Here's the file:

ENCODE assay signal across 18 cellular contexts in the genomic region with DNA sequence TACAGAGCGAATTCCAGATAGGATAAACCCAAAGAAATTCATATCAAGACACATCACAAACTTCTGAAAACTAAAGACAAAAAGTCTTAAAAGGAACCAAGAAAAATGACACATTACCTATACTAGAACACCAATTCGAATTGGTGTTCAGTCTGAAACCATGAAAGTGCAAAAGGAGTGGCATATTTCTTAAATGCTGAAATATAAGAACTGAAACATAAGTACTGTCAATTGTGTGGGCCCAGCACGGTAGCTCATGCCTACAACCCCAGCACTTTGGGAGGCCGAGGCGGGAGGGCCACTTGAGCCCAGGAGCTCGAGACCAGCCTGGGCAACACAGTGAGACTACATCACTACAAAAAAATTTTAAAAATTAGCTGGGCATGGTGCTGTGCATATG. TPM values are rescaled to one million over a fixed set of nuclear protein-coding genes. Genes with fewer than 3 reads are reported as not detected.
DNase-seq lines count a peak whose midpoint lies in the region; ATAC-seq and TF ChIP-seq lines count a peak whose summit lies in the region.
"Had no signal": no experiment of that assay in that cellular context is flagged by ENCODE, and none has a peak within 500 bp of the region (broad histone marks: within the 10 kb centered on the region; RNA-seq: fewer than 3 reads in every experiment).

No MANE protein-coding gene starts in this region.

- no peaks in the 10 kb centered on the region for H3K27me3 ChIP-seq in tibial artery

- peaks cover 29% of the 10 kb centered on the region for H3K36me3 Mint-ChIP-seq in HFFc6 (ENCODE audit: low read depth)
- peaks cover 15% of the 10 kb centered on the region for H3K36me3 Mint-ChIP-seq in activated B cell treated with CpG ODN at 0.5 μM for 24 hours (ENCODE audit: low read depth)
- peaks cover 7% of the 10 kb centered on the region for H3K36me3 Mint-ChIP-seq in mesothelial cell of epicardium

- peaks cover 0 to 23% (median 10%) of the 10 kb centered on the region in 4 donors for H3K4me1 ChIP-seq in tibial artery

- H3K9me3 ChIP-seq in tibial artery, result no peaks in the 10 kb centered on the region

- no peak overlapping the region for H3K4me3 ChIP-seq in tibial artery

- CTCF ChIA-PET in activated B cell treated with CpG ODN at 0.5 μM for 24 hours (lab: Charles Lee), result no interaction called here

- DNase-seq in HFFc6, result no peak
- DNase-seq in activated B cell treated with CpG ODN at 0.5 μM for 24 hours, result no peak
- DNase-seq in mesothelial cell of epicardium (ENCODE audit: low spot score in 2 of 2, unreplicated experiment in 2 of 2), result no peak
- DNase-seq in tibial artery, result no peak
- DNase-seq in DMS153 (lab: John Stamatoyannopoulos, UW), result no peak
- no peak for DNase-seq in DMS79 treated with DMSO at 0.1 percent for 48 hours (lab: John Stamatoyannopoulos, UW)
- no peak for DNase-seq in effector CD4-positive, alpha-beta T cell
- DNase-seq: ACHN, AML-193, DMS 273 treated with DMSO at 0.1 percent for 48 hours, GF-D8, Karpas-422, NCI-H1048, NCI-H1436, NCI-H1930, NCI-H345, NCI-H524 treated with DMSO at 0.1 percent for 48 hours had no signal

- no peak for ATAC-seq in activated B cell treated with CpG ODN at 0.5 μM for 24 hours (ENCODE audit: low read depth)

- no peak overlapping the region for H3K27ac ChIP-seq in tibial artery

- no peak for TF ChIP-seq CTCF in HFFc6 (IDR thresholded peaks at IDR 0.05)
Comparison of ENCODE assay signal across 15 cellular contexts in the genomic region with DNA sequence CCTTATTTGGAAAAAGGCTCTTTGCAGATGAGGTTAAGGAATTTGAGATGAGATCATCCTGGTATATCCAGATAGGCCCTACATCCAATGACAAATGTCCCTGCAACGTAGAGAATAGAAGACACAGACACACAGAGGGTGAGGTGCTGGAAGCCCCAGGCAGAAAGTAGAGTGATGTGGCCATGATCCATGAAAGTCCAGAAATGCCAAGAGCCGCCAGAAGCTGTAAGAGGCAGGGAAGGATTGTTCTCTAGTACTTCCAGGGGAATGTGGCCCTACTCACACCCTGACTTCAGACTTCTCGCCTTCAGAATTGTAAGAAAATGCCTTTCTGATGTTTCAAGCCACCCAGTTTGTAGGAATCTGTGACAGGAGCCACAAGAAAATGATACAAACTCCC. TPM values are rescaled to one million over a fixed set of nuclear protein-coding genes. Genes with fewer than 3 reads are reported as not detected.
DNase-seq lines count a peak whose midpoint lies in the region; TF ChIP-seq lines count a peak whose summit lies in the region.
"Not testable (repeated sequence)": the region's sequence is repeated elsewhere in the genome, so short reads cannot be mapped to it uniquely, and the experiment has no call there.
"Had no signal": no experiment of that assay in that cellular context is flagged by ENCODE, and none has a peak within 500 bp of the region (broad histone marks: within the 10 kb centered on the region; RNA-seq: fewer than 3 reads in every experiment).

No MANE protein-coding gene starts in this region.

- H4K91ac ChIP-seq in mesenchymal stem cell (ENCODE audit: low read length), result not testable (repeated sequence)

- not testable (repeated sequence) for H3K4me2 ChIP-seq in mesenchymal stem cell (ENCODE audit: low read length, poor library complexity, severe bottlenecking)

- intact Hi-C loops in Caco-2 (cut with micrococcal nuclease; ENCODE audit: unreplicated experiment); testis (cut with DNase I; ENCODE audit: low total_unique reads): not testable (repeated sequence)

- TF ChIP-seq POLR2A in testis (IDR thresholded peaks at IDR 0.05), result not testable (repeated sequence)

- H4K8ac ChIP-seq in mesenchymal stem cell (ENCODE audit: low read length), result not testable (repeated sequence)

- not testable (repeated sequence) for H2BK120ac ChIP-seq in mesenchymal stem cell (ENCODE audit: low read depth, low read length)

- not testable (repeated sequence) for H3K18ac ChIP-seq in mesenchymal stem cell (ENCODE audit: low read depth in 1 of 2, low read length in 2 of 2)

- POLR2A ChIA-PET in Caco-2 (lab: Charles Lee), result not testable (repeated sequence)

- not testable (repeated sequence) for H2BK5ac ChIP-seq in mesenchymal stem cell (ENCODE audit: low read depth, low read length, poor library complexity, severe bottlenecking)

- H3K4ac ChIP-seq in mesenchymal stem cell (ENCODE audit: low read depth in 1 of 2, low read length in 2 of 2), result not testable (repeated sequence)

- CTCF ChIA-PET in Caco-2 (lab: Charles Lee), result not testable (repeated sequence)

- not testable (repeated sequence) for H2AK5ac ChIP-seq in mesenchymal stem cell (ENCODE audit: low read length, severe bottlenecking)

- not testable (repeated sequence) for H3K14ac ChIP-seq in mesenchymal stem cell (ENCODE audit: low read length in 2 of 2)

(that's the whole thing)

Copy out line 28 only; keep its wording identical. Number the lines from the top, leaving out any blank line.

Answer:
No MANE protein-coding gene starts in this region.